Saint John needs sex-offender data, deputy mayor says
Rinehart wants to make sure area isn't 'over-taxed'
Saint John's deputy mayor wants detailed information about sex offenders who are released into the city.
Shelley Rinehart is putting a motion to council Monday requesting data about the type and severity of the offences, the sentences given and psychiatric opinions about the likelihood the individual will re-offend.
"There certainly is concern," she said Friday.
Her motion comes amid controversy over the release of Roger Roberge in Saint John, who served 12 years for sexual assault and forcible confinement. Saint John Police Force warned in April that he was "a high risk to reoffend sexually and violently against females and other vulnerable persons."
Around the same time, serial offender John O’Brien, dubbed the Motorcycle Rapist, was released in Saint John. O'Brien committed his offences in Halifax, N.S.
A third sex offender was released Friday. Morgan Earl Smith was sentenced to 11 years in jail in 2002 for sexually assaulting two girls at knifepoint.
Smith completed his entire sentence and could have been free from any conditions. He voluntarily agreed to 30 conditions before he was released, including staying away from children. He could be sent back to jail if he violates them.
"I’m not asking for personal information here, I’m looking for aggregate data," Rinehart said.
Protect community, rehab offenders
She called her motion a "fact finding" one with two goals:
- Ask the government ministers responsible to provide data on how releases are done, how many have happened and how offenders are distributed across Canada.
- Meet with senior city and law enforcement officials in the Saint John area to understand how those decisions are made and what measures are in place to protect the community.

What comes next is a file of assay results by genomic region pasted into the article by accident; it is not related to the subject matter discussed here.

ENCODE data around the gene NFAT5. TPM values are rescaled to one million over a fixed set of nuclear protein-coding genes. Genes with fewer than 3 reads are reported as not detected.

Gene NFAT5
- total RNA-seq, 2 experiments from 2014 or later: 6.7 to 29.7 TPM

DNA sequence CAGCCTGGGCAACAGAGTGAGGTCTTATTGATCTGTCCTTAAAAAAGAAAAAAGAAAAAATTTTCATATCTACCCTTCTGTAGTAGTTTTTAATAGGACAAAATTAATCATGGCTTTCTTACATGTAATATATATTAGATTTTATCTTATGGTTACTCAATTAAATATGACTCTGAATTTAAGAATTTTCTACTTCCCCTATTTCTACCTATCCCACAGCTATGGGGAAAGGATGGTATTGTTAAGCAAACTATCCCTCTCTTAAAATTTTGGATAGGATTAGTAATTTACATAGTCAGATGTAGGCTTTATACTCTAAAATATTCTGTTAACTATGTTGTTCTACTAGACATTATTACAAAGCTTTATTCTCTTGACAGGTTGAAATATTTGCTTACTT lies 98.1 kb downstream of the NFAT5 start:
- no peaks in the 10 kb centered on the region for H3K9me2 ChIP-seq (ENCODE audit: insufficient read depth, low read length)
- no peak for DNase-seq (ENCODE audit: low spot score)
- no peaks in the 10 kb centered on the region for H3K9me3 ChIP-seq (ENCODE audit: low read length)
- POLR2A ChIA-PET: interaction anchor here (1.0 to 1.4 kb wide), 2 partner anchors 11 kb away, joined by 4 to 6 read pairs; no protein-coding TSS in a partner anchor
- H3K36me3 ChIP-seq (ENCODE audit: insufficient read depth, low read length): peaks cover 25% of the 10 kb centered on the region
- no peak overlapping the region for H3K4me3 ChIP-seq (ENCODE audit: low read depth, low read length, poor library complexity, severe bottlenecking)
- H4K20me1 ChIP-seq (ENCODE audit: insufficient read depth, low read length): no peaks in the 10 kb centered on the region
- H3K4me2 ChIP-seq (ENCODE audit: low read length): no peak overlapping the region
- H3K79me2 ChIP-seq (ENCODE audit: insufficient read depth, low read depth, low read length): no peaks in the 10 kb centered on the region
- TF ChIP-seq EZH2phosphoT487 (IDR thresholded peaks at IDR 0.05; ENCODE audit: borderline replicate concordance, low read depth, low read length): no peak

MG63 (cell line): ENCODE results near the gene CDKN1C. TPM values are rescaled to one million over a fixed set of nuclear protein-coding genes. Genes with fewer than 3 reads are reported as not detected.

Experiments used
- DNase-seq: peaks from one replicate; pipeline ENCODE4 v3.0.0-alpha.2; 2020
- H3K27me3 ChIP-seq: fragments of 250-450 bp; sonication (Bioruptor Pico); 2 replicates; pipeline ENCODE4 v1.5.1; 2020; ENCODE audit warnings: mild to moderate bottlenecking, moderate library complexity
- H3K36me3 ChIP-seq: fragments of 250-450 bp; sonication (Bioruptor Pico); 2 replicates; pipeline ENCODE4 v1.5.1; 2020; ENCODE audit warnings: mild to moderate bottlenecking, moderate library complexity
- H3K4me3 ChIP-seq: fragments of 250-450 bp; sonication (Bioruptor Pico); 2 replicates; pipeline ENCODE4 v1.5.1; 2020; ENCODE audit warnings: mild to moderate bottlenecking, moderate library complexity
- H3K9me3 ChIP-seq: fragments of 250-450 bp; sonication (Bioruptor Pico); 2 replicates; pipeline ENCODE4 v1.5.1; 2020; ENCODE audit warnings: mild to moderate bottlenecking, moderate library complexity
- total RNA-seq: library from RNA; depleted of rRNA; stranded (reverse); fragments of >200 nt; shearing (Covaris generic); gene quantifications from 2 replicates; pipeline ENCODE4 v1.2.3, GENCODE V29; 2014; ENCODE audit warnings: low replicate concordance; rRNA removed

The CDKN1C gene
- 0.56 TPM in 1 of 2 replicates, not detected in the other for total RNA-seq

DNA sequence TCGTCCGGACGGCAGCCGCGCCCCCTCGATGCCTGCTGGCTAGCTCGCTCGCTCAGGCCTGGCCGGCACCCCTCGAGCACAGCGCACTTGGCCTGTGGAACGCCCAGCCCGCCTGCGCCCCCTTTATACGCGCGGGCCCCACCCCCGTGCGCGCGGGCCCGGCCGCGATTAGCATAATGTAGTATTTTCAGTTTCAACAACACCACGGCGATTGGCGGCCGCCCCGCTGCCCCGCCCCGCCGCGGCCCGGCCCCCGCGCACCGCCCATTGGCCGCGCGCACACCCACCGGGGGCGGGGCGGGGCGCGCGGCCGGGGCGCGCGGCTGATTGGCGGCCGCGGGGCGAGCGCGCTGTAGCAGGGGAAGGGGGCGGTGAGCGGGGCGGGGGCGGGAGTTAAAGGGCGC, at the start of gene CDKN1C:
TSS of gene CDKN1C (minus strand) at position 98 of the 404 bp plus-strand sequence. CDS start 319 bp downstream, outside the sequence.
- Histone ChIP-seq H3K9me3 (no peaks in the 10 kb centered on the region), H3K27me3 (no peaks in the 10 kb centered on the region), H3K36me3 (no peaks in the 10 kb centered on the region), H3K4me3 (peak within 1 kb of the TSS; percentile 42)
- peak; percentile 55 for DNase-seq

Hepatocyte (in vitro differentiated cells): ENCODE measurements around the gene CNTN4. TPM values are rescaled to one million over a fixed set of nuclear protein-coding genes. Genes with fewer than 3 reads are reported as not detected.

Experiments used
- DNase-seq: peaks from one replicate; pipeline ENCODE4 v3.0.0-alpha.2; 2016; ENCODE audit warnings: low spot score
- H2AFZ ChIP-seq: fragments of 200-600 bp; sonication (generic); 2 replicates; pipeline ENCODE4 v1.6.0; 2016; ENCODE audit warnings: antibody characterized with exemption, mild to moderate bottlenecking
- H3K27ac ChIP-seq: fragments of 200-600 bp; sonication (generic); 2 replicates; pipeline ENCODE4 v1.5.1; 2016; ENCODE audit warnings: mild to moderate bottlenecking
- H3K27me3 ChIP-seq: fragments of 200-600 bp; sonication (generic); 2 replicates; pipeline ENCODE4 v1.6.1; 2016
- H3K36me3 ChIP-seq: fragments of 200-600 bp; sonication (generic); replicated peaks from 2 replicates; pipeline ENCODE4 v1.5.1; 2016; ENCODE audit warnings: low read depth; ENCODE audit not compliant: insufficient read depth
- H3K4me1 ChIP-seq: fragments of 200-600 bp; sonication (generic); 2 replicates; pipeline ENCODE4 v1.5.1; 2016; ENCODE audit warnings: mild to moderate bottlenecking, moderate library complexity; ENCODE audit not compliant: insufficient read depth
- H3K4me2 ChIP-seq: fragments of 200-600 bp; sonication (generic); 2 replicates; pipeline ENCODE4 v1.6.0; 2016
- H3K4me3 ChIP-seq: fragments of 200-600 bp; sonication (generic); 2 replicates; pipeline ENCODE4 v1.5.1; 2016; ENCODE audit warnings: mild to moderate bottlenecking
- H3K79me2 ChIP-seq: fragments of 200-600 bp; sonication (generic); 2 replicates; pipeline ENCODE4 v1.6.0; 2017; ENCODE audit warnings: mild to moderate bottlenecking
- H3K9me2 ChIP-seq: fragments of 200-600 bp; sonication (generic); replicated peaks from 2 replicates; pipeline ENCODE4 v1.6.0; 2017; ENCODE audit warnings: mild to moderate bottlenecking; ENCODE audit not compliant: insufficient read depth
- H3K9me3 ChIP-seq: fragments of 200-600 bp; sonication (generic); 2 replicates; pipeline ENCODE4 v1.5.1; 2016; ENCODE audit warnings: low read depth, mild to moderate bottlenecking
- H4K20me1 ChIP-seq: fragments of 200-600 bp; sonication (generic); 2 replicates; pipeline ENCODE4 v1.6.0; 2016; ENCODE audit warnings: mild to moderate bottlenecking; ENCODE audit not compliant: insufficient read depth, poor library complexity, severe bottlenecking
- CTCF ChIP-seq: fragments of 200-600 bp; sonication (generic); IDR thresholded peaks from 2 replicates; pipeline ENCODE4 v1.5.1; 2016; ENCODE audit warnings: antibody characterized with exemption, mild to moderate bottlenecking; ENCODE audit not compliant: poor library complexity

"I want to ensure we do everything we can to get the proper restrictions in place when individuals do come into our community," she told Information Morning Saint John Friday.
She said citizens tell her they want to be certain their community is protected from offenders, while at the same time ensuring those who have served their time can be rehabilitated.
"Information is power. We need to understand not who we’re dealing with, but what we’re dealing with," she said.
Rinehart said the information might already be available, but she "wanted to hear it from the horse’s mouth" from law enforcement agencies. "I think it’s important for us to have dialogue with the officials so they do understand that at least in my opinion right now, our community is particularly sensitive to this type of issue."
She wants to be sure no particular area is "over-taxed."
"It’s not a case of don’t send them here, but let’s be respectful and equitable about how we distribute — it’s not just about sex offenders, it’s any type of offender. How do we participate and do our part to help those people rehabilitate, but at the same time protect our citizens?" she asked.
Rinehart has not spoken to law-enforcement agencies about the motion, but intends to.